Confronting floods: protecting Piermont from Mother Nature

BY JANIE ROSMAN
PHOTOS BY LIBBY ZEMATIS

Last week, students from Cornell University’s Landscape Architecture 4010 course, the Climate-Adaptive Design (CAD) studio presented their ideas for landscape architecture, urban planning and engineering to Piermont residents and stakeholders.

The studio links landscape architecture students with flood-risk Hudson Riverfront communities to explore design alternatives for more climate resilient, beautiful and connected waterfront areas.

“Our goal is to provide alternative strategies and to inspire people to talk about what a future for Piermont might look like,” Josh Cerra, associate professor at Cornell University, Department of Landscape Architecture, emphasized. Past CAD studios were held in Catskill, Hudson, and Kingston.

Six teams of students, including those focusing on urban and regional studies and engineering, visited Piermont in September and October, Cerra explained. They met with stakeholders, collected information and learned about the residents’ visions for the village and climate projections within that context. A workshop during the second visit showcased their early ideas and gave stakeholders a chance to voice their concerns.

“Piermont has been on its radar as the village is working with the DEC, Scenic Hudson and other resiliency programs,” Village Trustee Lisa DeFeciani explained. “CAD teamed with the DEC’s Hudson River Estuary Program” with help from DEC climate outreach specialist, Libby Zemaitis, who coordinated efforts between the students, the agency, and other technical partners.

The village received a $35,000 state grant in 2014 to work with Scenic Hudson and the Consensus Building Institute to plan for sea level rise and flooding outlined by the Piermont Waterfront Resilience Task Force (PWRTF). Piermont Waterfront Resiliency Commission was formed to carry out the recommendations of the task force.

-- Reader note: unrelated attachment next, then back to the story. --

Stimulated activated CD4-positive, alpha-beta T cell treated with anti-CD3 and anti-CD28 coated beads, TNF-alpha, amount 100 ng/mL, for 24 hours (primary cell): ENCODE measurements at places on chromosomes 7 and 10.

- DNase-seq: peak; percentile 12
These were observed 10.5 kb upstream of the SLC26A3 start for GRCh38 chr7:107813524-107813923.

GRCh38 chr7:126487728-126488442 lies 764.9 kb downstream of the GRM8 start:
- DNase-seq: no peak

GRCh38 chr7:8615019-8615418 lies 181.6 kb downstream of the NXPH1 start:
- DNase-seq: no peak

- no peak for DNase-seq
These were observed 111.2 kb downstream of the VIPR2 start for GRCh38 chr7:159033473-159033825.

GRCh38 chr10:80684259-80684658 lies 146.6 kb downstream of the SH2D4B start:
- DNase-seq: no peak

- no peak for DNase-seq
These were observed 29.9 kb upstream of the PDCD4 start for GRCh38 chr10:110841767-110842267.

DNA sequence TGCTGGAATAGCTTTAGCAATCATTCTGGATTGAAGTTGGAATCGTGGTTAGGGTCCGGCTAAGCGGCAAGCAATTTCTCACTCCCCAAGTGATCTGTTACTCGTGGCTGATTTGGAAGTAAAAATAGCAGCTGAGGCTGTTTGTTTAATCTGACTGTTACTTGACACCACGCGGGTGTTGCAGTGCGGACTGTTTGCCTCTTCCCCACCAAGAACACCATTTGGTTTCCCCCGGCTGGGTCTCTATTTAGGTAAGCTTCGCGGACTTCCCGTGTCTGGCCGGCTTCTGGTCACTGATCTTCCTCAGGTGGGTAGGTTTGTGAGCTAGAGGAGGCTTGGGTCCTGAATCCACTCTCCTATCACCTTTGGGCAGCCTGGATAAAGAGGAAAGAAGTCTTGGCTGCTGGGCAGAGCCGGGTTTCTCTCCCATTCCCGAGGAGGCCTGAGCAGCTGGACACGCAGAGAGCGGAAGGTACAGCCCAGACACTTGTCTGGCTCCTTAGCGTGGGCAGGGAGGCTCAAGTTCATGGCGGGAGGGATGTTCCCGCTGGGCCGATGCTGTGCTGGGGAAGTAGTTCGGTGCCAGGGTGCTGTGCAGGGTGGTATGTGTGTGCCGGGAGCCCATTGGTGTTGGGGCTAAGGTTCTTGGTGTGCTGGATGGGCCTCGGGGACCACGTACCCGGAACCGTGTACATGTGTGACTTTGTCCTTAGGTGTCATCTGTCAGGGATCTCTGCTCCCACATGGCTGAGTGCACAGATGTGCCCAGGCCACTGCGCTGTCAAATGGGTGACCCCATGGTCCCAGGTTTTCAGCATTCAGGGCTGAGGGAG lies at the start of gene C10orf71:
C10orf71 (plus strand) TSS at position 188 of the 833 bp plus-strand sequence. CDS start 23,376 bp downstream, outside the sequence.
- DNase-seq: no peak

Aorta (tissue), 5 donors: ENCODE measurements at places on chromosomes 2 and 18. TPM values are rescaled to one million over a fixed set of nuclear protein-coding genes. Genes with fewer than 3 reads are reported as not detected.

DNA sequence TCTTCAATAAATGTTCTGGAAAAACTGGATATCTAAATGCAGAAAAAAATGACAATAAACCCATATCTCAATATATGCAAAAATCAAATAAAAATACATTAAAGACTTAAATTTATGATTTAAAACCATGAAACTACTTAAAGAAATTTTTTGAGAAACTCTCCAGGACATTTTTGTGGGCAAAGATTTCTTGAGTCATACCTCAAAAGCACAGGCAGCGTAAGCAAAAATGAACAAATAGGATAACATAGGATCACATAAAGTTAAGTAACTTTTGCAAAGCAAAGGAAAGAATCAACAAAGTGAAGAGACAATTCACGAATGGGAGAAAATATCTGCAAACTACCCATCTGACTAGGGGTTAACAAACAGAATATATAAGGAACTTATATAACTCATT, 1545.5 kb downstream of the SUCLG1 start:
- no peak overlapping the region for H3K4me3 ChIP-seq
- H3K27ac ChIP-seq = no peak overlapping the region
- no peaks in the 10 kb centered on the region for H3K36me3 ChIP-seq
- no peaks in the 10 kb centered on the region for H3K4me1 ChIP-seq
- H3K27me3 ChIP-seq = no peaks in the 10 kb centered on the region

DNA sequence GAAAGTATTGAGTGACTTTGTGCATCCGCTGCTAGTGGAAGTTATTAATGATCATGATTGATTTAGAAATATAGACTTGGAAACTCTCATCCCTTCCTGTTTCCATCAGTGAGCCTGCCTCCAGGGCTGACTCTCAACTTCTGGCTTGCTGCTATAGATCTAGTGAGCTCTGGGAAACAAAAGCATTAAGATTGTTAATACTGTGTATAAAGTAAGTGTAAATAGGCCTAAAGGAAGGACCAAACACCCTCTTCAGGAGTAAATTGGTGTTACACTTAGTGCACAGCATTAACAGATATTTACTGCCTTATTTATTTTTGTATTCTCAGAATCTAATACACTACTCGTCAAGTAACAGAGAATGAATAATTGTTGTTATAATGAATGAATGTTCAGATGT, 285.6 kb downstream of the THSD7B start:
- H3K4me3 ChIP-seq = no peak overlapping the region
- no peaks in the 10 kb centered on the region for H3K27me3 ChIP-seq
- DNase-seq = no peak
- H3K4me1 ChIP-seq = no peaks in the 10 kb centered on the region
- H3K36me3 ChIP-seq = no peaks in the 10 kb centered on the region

One of the challenges is trying to figure out how the village can protect itself from sea level rise on a daily basis, which swells depending upon the tide. “Certain areas of the village flood without a storm,” DeFeciani said. “The village board is trying to make Piermont more resilient, and now that we have plans, it’s a good way to get the dialogue started for what will happen down the road.”

Following the devastating effects of Hurricane Sandy, “members of the community were elected to serve on the panel for an intense look at climate change and sea-level rise that could foresee 20, 50, 100 years into the future,” Piermont Chamber of Commerce president and CAD process representative Laura Strauss said. “We were very fortunate to be considered for this grant.”

Students improved the village’s bicycle and walking connections and designed a partially-elevated waterfront district with mixed-use development and pedestrian access. Other students imagined homes that stayed in place while floating on water.

Straus applauded the students’ presentation, which used the most current information to assess Piermont’s current and future needs. “Many parts of their studies will hopefully be implemented as part of a future aster plan. If over time the village could foresee certain kinds of buildings and roadways, (then) this would be a viable solution.”

Their strategies offer results that may increase the village’s ability to adapt to climate change related hazards. “Some of the ideas were inspiring and gave us hope that the village will survive and change.” Sparkill Creek Watershed Alliance representative Margaret Grace agreed.

Grace, a village resident of 40 years, is well aware that the rising sea level is an ongoing issue. “We’re all heartsick that this will have an impact,” she said. “Piermont is a small area, and we’re a few steps ahead of other communities who are dealing with the reality of climate change now and in the future.”

Although the students’ plans would hold positive outcomes for the village, DeFeciani agreed the conversation — while necessary — is difficult for some residents, as diagrams indicated their neighborhoods might be under water within 50 years. The village Planning and Zoning Boards would have to approve the implementation of any new plans as some designs require changing the zoning codes.

However, Grace noted, “Any plan for resiliency is going to require an enormous amount of money, and communities will be jockeying for position to achieve these grants.”

CAD studio research is funded by New York State Water Resources Institute funds and Engaged Cornell, which represents students seeking positive change through community-engaged work.